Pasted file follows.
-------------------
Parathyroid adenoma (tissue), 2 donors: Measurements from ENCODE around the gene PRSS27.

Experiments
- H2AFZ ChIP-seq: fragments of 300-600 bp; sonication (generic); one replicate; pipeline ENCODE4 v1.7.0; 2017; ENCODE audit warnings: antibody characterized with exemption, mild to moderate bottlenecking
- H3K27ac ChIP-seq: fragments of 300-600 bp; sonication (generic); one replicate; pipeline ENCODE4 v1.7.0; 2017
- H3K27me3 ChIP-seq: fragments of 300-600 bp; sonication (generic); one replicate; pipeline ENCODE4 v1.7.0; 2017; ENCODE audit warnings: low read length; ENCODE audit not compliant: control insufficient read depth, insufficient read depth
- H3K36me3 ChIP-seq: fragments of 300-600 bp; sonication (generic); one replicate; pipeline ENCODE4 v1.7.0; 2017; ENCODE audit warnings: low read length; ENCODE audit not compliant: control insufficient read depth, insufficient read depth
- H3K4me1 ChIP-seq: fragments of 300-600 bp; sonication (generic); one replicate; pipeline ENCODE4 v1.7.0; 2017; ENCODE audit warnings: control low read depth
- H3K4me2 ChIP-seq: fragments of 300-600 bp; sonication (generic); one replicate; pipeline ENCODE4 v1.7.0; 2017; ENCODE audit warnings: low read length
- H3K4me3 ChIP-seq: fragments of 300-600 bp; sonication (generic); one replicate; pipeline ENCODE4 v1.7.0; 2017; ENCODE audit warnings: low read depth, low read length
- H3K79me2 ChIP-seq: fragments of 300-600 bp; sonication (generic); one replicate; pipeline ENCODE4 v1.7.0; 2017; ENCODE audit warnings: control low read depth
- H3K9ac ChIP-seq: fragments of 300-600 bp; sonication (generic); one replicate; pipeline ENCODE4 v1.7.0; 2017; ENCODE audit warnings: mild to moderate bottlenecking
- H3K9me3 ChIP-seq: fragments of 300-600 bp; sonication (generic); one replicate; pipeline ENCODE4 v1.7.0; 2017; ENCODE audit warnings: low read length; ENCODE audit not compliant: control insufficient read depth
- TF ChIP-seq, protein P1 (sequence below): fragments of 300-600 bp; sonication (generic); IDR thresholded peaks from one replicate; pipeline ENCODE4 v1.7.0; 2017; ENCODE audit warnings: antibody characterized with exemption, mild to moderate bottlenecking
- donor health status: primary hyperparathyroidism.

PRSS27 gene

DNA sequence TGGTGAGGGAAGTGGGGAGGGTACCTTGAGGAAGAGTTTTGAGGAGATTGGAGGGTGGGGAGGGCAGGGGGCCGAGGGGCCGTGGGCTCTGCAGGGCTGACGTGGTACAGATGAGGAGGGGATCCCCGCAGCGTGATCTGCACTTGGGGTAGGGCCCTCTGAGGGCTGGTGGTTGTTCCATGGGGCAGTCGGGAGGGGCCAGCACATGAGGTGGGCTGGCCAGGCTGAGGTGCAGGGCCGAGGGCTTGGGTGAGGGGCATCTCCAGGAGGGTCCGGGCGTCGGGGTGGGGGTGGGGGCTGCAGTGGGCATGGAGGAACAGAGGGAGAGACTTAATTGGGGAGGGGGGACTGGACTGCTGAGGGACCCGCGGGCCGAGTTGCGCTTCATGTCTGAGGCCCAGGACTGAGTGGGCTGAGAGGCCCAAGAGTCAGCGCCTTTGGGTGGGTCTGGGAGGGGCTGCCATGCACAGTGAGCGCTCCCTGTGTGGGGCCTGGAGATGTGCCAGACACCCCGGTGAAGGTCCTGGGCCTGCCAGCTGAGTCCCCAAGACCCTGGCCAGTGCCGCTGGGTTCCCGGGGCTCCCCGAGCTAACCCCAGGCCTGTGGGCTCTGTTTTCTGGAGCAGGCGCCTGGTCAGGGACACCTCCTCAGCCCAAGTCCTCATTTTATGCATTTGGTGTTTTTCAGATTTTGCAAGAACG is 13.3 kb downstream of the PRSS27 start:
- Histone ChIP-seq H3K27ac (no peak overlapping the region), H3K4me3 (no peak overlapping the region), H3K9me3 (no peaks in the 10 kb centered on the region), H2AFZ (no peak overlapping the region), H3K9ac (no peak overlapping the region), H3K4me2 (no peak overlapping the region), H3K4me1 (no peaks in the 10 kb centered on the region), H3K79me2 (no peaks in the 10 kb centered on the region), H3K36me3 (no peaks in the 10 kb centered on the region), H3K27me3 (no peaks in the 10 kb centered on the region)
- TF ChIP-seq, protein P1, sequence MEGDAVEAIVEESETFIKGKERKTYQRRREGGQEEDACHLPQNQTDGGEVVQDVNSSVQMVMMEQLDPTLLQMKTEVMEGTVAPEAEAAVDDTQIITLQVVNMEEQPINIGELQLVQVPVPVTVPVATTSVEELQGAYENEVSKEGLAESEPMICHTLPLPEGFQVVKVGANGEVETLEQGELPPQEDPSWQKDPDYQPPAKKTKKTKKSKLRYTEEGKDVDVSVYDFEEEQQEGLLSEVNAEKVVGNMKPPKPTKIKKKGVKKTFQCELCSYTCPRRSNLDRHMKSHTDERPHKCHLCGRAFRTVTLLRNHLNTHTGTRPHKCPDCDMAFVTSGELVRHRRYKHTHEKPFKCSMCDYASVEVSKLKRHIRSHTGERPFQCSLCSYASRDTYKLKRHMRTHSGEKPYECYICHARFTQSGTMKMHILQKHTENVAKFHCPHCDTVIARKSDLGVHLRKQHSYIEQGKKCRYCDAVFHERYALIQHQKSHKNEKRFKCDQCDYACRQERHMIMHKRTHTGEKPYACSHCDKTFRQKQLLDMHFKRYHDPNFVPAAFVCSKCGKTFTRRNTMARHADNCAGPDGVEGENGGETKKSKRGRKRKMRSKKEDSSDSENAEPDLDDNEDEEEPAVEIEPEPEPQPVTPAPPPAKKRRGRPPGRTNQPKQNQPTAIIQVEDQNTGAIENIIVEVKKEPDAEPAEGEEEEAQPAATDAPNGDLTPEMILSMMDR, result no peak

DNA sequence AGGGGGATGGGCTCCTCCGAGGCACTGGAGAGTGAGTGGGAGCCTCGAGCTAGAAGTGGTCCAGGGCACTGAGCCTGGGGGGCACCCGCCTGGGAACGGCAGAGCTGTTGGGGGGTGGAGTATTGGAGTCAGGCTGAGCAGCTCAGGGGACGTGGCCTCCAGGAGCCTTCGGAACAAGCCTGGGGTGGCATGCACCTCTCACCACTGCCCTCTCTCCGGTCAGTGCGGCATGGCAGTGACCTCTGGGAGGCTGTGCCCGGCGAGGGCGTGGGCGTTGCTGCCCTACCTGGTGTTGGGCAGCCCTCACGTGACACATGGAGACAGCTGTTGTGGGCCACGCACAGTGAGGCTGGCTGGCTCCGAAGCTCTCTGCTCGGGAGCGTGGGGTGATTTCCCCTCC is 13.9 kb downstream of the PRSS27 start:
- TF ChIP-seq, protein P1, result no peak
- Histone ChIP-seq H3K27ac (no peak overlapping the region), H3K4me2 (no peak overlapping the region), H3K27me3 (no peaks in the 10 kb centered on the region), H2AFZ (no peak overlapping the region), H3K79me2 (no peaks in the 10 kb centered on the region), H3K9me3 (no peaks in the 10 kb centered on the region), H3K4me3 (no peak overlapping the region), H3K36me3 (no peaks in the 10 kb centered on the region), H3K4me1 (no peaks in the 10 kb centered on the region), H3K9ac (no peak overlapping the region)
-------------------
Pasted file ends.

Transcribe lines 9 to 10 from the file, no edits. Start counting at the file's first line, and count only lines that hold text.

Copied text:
- H3K4me3 ChIP-seq: fragments of 300-600 bp; sonication (generic); one replicate; pipeline ENCODE4 v1.7.0; 2017; ENCODE audit warnings: low read depth, low read length
- H3K79me2 ChIP-seq: fragments of 300-600 bp; sonication (generic); one replicate; pipeline ENCODE4 v1.7.0; 2017; ENCODE audit warnings: control low read depth